Previously on SmackDown
Miz continued to settle in nicely to his smarmy talk show host character, as an opening MizTV segment was the impetus for a Teddy Long special between the tag team champions (Seth Rollins & Roman Reigns) and Randy Orton & Daniel Bryan.
Curtis Axel got another of his now trademark cheap wins, when Paul Heyman and Living Colour distracted Chris Jericho. At least he got to execute the roll-up and actually have the referee count three. The post-bell codebreaker was well-earned.
Kane, having walked away from Team Hell No in the open, bumped into Ryback backstage and delivered my favorite promo in a great week of promos:
I've tombstoned a priest, set a man on fire, and buried my brother alive. Whatever your rules may be, they sure as hell don't apply to me.
Unfortunately, the guy with "rules" in his catchphrase didn't follow them, and got disqualified for a rake of the eyes and powerbombing the big red monster through a table.
The lord of literacy provided one of my other favorite spoken moments of the week when he silenced the supercomputer "Deep Blue". When Sheamus brogue kicked the innocent CPU, Damien Sandow finally got the upper hand in a physical confrontation with the Celtic warrior.
US Champion Dean Ambrose couldn't risk seeing his Shield-mates lose in the main event, so the trio maintained their lead over Fandango and Axel in the DQ finish sweepstakes. The big story continued to be Bryan's unbelievable hot streak, as he almost got Rollins to tap out. But an accidental kick to Orton resulted in an RKO.
(NOTE: This show was taped on Tuesday for broadcast tonight. Previews are spoiler free, but results are available here)
WWE's not telling us much of anything - usually there is at least one article about a feature or main event caliber match on their website or Main Event - but I couldn't find anything without venturing into spoiler territory.
But it being Smackdown and a go-home show, I'd imagine we get a tag match or two made up of teammates who will square off in separate contests at Payback. The Shield and Bryan, Kane and Orton have been go-to combinations for all WWE programming lately, and given that that will continue on PPV, I'm sure it'll continue tonight as well.
Hopefully, they'll also put some work into beefing up the last minute bookings, like Axel's involvement in the Intercontinental championship triple threat.
And the way they have been hyping Kaitlyn's meltdown on WWE.com, I'd be shocked if we don't get some more build for the most compelling Divas title match in years (that was only officially booked on Monday).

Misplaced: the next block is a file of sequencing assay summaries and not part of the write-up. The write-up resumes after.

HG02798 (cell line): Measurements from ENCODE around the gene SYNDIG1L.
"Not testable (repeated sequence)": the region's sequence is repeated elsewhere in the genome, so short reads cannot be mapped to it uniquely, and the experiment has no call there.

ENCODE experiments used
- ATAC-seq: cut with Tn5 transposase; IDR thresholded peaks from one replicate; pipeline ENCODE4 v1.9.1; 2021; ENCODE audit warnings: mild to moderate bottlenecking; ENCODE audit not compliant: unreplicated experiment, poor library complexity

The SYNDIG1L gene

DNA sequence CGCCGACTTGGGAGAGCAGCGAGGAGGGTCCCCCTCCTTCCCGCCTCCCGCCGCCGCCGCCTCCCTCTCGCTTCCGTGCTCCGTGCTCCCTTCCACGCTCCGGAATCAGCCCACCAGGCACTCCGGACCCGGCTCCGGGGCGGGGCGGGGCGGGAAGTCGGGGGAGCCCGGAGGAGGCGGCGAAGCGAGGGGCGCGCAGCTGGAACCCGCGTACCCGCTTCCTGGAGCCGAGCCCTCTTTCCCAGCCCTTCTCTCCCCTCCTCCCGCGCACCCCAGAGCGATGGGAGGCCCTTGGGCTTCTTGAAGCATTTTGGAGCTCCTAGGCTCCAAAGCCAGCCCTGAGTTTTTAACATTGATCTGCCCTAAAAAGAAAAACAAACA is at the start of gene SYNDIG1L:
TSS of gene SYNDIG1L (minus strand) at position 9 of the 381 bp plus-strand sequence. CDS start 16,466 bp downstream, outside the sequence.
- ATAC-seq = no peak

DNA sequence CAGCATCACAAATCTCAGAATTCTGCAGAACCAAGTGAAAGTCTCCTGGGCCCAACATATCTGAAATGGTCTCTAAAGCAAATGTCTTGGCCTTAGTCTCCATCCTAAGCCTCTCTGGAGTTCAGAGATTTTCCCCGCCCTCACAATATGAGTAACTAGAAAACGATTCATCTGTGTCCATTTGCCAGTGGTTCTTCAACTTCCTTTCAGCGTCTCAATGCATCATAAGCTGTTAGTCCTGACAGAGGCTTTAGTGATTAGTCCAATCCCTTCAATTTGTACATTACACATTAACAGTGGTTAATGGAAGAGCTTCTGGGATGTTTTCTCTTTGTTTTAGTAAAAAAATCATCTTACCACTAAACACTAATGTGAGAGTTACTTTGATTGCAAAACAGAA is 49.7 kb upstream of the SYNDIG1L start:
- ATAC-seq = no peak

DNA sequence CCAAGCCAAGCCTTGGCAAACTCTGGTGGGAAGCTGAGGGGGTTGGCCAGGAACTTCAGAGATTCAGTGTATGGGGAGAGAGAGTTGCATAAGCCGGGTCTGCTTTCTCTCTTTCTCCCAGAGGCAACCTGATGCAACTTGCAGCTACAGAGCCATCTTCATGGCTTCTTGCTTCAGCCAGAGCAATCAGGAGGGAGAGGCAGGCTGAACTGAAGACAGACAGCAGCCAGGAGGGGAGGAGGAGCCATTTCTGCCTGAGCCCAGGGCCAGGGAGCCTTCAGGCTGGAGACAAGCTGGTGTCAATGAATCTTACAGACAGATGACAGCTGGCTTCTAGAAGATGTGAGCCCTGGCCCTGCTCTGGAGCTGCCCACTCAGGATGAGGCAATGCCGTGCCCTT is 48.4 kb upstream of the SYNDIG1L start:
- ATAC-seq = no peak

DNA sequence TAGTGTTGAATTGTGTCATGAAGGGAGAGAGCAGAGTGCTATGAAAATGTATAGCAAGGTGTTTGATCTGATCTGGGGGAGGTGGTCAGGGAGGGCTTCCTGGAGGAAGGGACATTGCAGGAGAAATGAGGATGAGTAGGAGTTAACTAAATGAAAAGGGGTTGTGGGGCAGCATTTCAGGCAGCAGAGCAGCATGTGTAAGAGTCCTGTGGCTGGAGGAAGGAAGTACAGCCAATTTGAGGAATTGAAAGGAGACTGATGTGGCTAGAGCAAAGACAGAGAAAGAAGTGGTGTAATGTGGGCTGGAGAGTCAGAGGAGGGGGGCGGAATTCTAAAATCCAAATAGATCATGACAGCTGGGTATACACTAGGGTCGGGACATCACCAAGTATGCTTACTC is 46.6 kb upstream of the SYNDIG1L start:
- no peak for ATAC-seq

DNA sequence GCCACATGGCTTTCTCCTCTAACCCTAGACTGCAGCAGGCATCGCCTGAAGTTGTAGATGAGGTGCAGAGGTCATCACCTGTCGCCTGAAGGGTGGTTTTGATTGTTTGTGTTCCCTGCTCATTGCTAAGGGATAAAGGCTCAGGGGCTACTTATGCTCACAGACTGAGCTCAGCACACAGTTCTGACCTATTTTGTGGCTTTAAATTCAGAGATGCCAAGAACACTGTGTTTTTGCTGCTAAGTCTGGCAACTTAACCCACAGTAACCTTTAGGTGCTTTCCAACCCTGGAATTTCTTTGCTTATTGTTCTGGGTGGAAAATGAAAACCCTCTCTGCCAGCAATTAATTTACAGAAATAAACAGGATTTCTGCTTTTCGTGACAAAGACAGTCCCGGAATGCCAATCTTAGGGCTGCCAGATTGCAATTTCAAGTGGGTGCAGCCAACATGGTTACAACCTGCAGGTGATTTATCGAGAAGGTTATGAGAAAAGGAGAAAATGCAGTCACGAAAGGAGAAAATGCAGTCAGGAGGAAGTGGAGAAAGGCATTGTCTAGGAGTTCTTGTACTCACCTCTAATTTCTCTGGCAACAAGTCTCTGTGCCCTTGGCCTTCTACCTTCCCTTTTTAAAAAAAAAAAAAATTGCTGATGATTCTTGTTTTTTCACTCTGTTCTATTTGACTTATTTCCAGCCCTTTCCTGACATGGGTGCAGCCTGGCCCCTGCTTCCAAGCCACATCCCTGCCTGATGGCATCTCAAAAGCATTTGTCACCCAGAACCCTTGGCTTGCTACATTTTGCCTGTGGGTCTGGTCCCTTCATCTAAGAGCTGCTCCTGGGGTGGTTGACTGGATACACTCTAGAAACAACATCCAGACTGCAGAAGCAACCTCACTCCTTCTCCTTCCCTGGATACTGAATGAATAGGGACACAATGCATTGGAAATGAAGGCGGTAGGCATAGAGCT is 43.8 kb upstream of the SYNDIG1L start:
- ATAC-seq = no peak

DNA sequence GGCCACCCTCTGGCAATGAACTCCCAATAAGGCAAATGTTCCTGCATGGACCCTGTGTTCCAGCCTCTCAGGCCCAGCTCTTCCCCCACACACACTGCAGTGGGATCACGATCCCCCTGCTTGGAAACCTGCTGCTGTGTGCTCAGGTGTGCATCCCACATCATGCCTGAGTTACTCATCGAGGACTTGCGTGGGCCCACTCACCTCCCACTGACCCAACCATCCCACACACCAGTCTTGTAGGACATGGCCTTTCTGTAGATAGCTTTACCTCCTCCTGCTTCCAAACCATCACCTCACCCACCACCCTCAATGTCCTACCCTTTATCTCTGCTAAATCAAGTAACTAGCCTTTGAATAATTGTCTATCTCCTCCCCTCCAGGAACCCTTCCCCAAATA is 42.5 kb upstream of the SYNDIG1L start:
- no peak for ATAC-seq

Expect to pop for:
Randy Orton. Apparently, the viper just needed a target.
Not since the days of the legend killer gimmick has Cowboy Bob's boy seemed as focused. While his pairing with Sheamus and interminable feud with Big Show never felt like anything more than a case of "creative has nothing for you", the storyline with Team Hell No is the rare one where everyone involved feels like a better character as a result. It certainly has reinvigorated Randall Keith.
An Orton who can play coach to a squad of bickering teammates but who's not above RKO-ing one of them for a stupid mistake (especially one that results in boots on his face) is an interesting character. Certainly better than the guy who's a babyface just because, and I'd even say better than a vaguely mentally ill guy who likes to punt people in the head. Randy's looks and finisher are always going to draw cheers. Rather than fight that by turning him heel or completely miscasting him in the mold of a John Cena good guy, it's a really smart decision to let Orton be Orton while the crowd reacts how they've going to react.
I wouldn't go so far as to give WWE creative credit for nuance...let's call it layers and quit while we're ahead.
Of course, it absolutely doesn't hurt that he's working with two guys firing on all cylinders right now.
Kane. I mean, this is a character that was never aimed at me. But at the risk of coming off as too smarky, Glenn Jacobs' last few years are proving him to be a really gifted sports entertainer. I used to bitch about his character flipping from face to heel every year or so, as the powers-that-be never seem to know what to do with big men other than make them comedy jobbers or unstoppable beasts (see also: Henry, Mark; Show, Big) - and cycling between the two made selling the guys as either harder and harder.
But Kane is now the blueprint for the "reality era" way to handle that - embrace all of the backstory. "Yes, I can be a goofball or a monster or a monster who gets into goofball situations. And that means you should be very afraid of me, because you don't know what I'm going to do next."
And you need someone as talented as Jacobs to pull that off with a straight face, and to be able to sell the funny or scary or, in the case of a few Team Hell No moments, touching. Pretty amazing that almost everyone is enjoying and cheering the work of the guy who was the heavy in that horrible (in every way) John Cena/Zack Ryder story just over a year ago.
Daniel Bryan. Duh.
The heat is on:
My negativity. I was going to moan a little about how The Shield needs some direction, but, c'mon, they're having killer matches that elevate their competition, so that's just scraping around for stuff to complain about.
There is so much to enjoy in WWE right now, and soon Punk will be back and the Wyatts are coming and...yeah, I'm putting my cynicism on notice.
At least until Vince and HHH try to make me care about a concussion/retirement angle again in a couple of nights.
Smackdown is re-establishing itself as a focused show with strong in-ring product. Will that hold up for the final show before the next PPV?
We'll be live blogging tonight, so join in on that. And keep it on CSS all weekend long for fallout from this show, and hype for Payback!